FIG. 1 is a diagrammatic view of a typical electrical generating station utilizing cooling towers and the method and means of the present invention to remove dissolved solids from the service water.
FIG. 2 is a diagrammatic flow chart of the preferred form of the process of the present invention.
FIG. 3 is a diagrammatic chart of the second embodiment of the process and apparatus of the present invention.
The practice and study of unit operations in the art of chemical engineering comprise two operations which are often thought of and treated catagorically. These are evaporation and crystallization -- both involving the simultaneous transfer of heat and mass.
In an evaporation operation, a solution is concentrated by evaporating the solvent. The concentration is continued until the solution becomes saturated and further until the solute precipitates as a crystalline solid. The operation is often called "crystallization".
The operation requires several rate processes. First, heat must be transferred from a heating medium to the solution. Second, mass and heat are simultaneously transferred from the liquid to the vapor phase. For a crystallization operation, there is also the simultaneous transfer of heat and mass between the solution and the solid phase.
To provide the appropriate background for the later discussion, it may be stated that the actual production of crystalline solids can be accomplished by methods ranging from those as simple as setting pans of hot concentrated solution out to cool to those as complex as continuous, carefully controlled, many step processes tailored to provide a product of uniform particle size, shape, moisture content and purity.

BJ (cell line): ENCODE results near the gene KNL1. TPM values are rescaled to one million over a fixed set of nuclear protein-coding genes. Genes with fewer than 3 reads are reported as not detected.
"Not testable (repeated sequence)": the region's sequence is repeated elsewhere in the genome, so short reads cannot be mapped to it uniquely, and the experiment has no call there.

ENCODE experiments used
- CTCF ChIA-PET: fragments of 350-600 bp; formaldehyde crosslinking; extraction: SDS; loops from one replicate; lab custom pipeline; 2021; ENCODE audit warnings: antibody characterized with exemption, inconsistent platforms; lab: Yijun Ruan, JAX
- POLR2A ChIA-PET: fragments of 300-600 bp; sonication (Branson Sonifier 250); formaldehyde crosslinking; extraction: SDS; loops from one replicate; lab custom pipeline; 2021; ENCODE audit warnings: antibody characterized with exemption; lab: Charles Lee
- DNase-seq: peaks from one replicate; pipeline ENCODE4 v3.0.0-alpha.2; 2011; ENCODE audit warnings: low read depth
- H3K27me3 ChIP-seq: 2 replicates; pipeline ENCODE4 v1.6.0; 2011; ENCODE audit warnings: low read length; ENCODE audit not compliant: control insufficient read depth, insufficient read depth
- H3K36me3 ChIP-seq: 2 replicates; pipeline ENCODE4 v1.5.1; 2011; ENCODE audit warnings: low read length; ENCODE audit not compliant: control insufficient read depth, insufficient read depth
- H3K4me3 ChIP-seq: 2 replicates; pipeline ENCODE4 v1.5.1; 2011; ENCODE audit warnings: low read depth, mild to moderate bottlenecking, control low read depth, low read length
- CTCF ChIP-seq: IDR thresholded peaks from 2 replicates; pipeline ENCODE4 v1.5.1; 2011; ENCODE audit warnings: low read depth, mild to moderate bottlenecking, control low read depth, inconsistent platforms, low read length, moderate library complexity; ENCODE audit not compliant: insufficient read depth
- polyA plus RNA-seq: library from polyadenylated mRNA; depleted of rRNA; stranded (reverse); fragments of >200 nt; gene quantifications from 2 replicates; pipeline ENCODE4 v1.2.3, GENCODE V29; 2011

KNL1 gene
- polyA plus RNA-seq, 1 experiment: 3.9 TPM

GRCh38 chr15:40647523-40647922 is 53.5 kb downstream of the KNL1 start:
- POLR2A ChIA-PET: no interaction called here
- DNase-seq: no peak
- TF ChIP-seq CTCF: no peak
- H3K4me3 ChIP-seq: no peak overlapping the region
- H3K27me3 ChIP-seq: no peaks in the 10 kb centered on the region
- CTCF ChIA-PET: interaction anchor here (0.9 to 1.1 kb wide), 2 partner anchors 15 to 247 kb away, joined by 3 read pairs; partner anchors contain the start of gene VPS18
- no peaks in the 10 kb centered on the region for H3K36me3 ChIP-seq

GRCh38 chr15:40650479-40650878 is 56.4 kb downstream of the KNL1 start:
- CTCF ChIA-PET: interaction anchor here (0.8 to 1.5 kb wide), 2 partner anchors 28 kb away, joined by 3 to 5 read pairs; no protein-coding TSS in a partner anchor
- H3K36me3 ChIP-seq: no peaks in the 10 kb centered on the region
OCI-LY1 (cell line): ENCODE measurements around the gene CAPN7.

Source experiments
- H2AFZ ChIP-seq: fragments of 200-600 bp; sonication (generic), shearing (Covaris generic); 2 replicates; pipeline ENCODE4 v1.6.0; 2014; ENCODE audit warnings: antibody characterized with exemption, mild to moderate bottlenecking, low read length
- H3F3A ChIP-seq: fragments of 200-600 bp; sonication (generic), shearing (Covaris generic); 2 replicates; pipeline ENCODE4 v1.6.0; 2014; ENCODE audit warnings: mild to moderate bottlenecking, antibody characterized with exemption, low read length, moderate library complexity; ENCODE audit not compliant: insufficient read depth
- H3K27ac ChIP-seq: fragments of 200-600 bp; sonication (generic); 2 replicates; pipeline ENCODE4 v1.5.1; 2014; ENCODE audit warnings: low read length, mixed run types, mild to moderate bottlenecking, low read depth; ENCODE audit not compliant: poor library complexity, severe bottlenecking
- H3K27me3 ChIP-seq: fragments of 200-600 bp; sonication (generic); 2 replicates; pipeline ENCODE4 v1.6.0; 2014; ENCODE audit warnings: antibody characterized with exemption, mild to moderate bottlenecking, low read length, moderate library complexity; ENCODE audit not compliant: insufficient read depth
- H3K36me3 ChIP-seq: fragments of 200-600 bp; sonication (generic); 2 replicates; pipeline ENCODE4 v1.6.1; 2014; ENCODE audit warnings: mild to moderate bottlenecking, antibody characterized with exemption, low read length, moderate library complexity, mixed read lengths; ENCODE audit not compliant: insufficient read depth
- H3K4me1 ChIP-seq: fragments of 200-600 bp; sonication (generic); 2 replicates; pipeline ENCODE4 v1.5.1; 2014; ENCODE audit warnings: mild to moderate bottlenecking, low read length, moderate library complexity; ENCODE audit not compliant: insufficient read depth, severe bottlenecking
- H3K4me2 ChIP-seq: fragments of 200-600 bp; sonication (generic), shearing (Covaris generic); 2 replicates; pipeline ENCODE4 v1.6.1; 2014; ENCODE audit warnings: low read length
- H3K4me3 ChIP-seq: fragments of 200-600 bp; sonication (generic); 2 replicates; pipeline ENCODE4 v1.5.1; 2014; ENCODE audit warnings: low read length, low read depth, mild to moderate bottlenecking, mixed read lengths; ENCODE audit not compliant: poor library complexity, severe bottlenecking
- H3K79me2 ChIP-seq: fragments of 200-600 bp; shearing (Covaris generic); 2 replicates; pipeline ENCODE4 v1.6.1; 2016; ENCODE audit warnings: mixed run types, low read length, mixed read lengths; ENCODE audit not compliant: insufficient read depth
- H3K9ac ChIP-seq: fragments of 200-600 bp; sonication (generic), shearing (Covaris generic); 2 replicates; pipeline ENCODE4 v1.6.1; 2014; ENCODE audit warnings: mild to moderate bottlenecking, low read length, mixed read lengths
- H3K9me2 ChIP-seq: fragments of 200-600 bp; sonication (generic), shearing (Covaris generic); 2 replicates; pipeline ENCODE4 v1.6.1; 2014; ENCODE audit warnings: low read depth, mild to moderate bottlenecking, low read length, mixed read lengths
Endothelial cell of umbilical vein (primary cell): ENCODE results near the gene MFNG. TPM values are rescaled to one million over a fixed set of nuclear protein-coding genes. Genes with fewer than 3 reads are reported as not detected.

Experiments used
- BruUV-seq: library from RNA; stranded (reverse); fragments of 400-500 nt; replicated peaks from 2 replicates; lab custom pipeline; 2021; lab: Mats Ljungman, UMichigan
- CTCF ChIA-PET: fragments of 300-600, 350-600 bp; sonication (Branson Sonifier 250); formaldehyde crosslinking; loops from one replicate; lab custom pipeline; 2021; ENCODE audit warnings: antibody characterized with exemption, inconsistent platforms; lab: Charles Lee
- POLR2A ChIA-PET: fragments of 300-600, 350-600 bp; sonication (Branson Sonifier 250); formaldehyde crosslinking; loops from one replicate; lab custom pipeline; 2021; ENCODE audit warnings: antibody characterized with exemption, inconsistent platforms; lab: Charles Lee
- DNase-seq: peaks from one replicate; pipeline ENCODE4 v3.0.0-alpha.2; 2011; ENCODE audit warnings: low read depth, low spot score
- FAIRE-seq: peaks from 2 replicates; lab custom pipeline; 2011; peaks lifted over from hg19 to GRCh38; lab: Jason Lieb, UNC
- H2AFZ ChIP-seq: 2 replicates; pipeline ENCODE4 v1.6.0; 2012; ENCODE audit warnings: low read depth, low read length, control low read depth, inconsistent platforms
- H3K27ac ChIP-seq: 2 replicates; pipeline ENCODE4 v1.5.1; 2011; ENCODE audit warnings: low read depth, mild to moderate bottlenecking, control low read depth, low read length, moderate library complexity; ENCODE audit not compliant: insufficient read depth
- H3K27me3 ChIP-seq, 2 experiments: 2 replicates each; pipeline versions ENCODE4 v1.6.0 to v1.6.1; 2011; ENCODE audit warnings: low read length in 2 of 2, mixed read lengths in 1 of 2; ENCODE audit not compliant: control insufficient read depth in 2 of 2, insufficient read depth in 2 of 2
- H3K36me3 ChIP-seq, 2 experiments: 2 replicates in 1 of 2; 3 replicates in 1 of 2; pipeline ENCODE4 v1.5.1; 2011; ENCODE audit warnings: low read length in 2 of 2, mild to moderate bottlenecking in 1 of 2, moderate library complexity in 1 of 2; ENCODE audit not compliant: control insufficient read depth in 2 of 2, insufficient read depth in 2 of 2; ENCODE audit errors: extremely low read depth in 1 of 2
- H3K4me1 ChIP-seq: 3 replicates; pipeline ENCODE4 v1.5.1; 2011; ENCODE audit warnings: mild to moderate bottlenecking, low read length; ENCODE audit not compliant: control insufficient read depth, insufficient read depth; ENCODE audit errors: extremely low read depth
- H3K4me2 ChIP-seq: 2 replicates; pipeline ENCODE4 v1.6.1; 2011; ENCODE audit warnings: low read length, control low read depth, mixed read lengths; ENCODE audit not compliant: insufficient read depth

For these latter and more efficient processes, crystallization equipment can be conveniently classified in terms of the method used to obtain deposition of particles, keeping in mind that crystal formation involves the two steps of crystal nucleation and then subsequent crystal growth. The degree of supersaturation of the solution is the driving force in both of these steps and is, therefore, the basic variable in the process of obtaining deposition. The processes are commonly classified as follows:
1. Super-saturation produced by cooling without substantial evaporation:
a. Atmospheric cooling by natural convection
b. Cooling by a liquid cooling medium absorbing heat through metal surfaces.
2. Super-saturation produced by evaporation without substantial cooling, where the heat to produce evaporation is transferred to the solution through metal surfaces. Examples: crystallizing evaporators, Krystal evaporator crystallizer.
3. Super-saturation produced by adiabatic evaporation and cooling.
Normally in the chemical industry, choice of equipment and method depends on the solubility-temperature relation of the substance to be crystallized. For solutes with a small positive temperature coefficient of solubility, or a negative coefficient, supersaturation must be developed by evaporation.